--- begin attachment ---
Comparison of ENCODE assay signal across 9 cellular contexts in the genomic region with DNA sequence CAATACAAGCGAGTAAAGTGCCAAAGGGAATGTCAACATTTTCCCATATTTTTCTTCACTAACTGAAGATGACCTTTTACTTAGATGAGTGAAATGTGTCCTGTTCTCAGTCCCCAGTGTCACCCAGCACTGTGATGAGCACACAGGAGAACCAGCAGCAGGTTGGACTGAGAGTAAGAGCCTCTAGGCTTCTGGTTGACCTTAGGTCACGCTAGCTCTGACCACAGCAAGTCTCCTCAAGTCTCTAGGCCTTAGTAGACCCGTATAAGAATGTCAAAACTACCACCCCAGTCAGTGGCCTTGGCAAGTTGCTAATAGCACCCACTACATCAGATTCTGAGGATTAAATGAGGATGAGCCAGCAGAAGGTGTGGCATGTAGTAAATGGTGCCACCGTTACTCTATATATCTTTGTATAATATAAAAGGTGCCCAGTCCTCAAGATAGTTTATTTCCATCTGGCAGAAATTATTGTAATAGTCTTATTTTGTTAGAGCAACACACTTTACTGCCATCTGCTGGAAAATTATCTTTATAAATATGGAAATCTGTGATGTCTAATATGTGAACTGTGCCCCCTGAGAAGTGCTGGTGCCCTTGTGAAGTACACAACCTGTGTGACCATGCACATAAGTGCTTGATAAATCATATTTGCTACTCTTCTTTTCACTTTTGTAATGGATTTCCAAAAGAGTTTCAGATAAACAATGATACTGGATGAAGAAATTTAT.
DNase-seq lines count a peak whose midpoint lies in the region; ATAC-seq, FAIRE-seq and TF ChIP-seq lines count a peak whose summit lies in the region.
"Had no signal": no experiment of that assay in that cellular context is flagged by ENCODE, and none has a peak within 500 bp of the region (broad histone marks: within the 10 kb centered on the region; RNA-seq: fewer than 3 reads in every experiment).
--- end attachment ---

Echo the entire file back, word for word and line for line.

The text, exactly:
Comparison of ENCODE assay signal across 9 cellular contexts in the genomic region with DNA sequence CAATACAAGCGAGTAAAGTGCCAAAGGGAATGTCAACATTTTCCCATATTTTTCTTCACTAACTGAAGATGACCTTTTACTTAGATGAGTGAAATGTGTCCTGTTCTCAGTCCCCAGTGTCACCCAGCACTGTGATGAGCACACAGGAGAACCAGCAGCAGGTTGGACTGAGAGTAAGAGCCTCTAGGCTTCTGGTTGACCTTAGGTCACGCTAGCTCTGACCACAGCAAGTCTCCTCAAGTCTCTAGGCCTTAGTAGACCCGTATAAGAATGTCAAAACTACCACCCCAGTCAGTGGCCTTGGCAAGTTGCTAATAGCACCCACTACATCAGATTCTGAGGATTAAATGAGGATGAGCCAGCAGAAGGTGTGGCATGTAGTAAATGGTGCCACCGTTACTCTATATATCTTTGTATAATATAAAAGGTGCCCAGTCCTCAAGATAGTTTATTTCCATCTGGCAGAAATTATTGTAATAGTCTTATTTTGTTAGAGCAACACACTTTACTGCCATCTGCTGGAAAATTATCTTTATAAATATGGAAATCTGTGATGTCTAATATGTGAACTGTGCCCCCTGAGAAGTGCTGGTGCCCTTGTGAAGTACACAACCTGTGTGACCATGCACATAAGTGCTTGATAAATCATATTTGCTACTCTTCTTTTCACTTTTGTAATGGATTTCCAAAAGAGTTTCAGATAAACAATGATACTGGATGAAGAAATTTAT.
DNase-seq lines count a peak whose midpoint lies in the region; ATAC-seq, FAIRE-seq and TF ChIP-seq lines count a peak whose summit lies in the region.
"Had no signal": no experiment of that assay in that cellular context is flagged by ENCODE, and none has a peak within 500 bp of the region (broad histone marks: within the 10 kb centered on the region; RNA-seq: fewer than 3 reads in every experiment).